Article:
Here is everything you need to know about Milt's: It's a kosher barbecue joint. It's nice enough to host a swanky event. It's dedicated to community service. And it's set up for both dialogues and monologues.
Well, maybe there is still more to know. Like that Milt was the uncle of the founder, Jeff Aeder. Uncle Milt, it seems, was a raconteur and a rascal—prone to ask questions and challenge the status quo. When he grew up, Aeder went into real estate. He opened Milt's just last December, but he built it—in the spirit of his uncle-to do more than serve up meals. He wanted it to, in his words, "stir the pot."
Because Milt's also serves the community. Each month, all proceeds go to a different local charity. And Milt's also has set up the Jeffrey F. Kahan Memorial Fund, a Donor Advised Fund, at the Jewish Federation of Metropolitan Chicago, in memory of a man Aeder says was "well-informed and opinionated, thoughtful and passionate, a friend who enriched our world. Although he lived with Multiple Sclerosis, Jeff Kahan lived a fuller life than most. He had a strong love of Israel and sense of Jewish identity. Jeff passed away in the summer of 2012 with far too much life yet to live." The fund will support Milt's community programming.
And while the fall-off-the bone ribs and melt-in-your-mouth brisket feed your body, Milt's also feeds your brain. It's not just the brain-ticklers on the wall, like "Is there another word for 'synonym?'" that do this. It's the range of speakers and scholars Milt has coming to teach, like Dennis Ross, the Middle East expert, who stopped by in March.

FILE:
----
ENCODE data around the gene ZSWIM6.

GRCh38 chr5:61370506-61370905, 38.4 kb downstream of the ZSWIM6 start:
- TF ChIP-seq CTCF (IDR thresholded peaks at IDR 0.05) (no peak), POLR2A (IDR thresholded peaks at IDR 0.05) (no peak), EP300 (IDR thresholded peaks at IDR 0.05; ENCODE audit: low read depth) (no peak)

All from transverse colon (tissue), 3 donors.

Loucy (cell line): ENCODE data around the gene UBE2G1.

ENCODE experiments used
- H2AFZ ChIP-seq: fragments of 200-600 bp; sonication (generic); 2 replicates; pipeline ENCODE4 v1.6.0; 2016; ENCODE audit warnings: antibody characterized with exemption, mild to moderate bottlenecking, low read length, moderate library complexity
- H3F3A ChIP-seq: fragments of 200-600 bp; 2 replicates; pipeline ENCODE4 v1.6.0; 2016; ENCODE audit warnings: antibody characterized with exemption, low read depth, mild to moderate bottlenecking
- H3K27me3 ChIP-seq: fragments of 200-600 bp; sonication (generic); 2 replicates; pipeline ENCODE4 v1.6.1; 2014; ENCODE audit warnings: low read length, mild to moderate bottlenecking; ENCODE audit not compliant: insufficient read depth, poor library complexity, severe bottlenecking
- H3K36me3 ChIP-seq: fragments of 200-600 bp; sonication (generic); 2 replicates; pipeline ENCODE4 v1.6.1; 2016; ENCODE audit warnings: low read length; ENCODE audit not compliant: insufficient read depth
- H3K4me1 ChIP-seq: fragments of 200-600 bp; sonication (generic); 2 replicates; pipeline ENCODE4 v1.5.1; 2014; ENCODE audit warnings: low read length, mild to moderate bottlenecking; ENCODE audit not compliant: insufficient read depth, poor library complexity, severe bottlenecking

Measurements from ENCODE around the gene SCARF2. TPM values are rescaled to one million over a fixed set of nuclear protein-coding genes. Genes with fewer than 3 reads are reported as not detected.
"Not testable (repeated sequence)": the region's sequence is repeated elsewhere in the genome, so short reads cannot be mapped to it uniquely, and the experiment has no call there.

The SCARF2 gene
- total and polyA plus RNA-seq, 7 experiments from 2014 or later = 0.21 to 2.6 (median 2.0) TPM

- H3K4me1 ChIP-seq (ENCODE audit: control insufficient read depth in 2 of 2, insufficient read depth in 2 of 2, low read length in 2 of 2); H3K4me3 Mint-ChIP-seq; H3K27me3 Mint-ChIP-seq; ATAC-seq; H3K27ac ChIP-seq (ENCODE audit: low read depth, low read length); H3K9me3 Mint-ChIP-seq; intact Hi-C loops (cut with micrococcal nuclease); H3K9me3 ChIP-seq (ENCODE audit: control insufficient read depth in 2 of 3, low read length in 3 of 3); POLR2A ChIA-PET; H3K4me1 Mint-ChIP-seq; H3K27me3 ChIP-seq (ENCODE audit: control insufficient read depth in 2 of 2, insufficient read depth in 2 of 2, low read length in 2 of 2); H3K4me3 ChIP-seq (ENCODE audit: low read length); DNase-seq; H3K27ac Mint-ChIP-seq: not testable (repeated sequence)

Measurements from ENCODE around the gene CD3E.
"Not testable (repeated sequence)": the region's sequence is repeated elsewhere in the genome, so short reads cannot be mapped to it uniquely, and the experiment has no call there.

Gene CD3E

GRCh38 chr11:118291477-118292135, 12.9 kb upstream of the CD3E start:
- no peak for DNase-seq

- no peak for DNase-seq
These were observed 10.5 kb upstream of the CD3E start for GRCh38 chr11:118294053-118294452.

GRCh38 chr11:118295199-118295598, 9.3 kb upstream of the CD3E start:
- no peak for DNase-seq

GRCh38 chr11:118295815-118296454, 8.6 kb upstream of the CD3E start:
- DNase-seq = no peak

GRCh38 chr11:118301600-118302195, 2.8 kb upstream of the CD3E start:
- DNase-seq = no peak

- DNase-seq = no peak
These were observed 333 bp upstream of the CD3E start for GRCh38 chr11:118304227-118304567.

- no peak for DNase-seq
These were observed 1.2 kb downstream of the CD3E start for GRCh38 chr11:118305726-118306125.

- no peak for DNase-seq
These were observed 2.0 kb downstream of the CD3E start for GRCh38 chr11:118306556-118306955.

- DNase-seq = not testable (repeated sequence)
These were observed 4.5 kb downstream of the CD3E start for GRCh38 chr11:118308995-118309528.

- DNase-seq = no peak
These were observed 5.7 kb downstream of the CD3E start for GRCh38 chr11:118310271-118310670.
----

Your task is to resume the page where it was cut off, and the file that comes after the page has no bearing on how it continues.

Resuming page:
Which explains the "perplexed" part of the restaurant's name. It's taken from the title of one of the masterworks of Jewish philosophy, The Guide for the Perplexed, by Maimonides (a.k.a. The Rambam). According to Aeder, "Maimonides emphasizes giving credence to all perspectives. He drew from Jewish, Islamic, and ancient Greek philosophers to explain the Torah."
Accordingly, Milt's is kosher (under cRc supervision), and the only such place in Lakeview. They have a huge smoker and grill in the kitchen, which pours forth fried okra, beef "bacon," chili, soup, chicken, ribs, salmon, burgers, and traditional BBQ sides (except for mac and cheese!). There are plentiful veggie options, and a kids' menu, too.
And while critics from The Reader to Urban Spoon have given Milt's the thumbs-up, so has the local rabbinate. "Jeff Aeder, a member of multiple synagogues including our own, has done something truly exemplary," said Rabbi Michael Siegel, spiritual leader of Anshe Emet Synagogue, a neighbor of Milt's. "He has created a restaurant to serve and build the Jewish community and surrounding institutions. It is not every restaurant about which you can say that you are doing a mitzvah by eating there. There is no doubt that Maimonides would applaud the impact that Milt's will have on strengthening our Jewish community. In all of our conversations, I have never failed to be impressed with his enthusiasm, concern, and passion for inclusivity. Milt's has created a communal table."